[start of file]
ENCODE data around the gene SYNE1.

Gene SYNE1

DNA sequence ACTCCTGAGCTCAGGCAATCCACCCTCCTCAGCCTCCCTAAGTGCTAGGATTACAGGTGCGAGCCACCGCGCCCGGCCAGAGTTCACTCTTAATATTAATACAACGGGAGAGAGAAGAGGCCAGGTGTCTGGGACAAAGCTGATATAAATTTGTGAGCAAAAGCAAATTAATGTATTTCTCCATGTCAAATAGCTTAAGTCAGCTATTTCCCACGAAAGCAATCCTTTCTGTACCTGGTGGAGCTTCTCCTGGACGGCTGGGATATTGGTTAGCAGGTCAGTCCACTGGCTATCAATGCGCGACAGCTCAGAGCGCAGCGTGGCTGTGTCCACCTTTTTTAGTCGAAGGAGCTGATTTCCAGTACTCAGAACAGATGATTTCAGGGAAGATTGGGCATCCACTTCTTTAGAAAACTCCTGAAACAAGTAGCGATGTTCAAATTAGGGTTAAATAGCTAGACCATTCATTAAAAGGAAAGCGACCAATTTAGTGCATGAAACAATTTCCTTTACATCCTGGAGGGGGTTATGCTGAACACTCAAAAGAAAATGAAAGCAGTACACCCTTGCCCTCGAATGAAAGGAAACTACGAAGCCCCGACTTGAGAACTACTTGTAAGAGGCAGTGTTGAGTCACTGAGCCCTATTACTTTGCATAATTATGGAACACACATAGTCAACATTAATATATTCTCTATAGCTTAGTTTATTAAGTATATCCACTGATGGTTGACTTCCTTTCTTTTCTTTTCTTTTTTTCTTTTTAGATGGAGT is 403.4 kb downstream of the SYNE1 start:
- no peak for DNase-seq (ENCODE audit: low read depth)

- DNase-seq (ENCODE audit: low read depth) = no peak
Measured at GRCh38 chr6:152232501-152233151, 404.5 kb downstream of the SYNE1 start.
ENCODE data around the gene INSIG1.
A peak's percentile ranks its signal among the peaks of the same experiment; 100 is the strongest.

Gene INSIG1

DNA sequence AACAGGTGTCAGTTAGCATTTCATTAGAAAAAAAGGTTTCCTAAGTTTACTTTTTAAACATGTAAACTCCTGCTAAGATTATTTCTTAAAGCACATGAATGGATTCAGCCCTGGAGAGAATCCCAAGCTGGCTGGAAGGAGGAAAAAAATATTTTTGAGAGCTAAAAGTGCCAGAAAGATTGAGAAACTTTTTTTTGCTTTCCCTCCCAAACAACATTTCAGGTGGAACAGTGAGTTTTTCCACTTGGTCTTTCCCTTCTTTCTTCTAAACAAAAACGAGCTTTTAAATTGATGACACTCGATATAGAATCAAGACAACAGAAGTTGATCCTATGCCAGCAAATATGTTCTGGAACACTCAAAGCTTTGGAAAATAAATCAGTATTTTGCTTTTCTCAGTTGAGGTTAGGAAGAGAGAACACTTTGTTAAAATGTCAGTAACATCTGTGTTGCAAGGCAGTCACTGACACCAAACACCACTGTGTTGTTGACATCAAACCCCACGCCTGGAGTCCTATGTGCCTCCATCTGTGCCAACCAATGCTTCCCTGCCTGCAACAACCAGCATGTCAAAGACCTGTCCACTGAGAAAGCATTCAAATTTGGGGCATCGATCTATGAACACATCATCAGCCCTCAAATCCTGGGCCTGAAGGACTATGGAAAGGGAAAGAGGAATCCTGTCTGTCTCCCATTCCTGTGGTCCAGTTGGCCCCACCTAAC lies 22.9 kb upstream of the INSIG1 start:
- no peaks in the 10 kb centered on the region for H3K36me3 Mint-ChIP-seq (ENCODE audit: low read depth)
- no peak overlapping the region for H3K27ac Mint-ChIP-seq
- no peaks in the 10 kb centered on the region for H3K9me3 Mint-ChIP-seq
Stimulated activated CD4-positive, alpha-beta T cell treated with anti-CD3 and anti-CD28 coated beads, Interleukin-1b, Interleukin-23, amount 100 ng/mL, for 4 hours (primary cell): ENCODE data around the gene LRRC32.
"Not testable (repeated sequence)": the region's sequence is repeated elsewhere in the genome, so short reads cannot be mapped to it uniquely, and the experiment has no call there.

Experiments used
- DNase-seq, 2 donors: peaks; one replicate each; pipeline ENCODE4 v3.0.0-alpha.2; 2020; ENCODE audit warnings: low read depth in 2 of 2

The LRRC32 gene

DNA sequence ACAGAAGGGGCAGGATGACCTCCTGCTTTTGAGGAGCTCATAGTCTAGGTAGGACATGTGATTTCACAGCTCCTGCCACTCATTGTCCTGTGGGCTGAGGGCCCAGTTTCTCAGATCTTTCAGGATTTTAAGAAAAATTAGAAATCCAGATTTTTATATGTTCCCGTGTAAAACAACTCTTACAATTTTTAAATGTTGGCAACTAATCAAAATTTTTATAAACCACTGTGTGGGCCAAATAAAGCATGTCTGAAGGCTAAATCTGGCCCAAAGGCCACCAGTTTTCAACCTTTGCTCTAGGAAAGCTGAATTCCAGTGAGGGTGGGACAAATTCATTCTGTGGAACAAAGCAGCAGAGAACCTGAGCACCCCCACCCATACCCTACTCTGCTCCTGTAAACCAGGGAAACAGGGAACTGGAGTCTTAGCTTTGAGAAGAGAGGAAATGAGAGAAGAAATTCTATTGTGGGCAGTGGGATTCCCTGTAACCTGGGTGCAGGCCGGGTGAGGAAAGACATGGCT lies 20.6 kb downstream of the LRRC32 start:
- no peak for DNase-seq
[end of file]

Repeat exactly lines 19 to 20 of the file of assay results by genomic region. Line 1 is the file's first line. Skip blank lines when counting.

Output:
DNA sequence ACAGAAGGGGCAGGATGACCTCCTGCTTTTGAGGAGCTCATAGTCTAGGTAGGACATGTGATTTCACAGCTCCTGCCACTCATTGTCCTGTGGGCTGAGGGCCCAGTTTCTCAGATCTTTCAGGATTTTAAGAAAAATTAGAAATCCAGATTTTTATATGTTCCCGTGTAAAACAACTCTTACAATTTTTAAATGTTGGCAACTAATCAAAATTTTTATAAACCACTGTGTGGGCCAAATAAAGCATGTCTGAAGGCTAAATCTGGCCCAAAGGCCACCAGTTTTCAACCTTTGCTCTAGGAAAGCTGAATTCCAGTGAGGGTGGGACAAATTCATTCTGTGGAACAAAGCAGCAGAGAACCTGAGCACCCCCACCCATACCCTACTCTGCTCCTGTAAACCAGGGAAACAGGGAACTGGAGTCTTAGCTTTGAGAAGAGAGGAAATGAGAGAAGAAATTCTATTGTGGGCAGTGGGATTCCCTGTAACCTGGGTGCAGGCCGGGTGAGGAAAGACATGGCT lies 20.6 kb downstream of the LRRC32 start:
- no peak for DNase-seq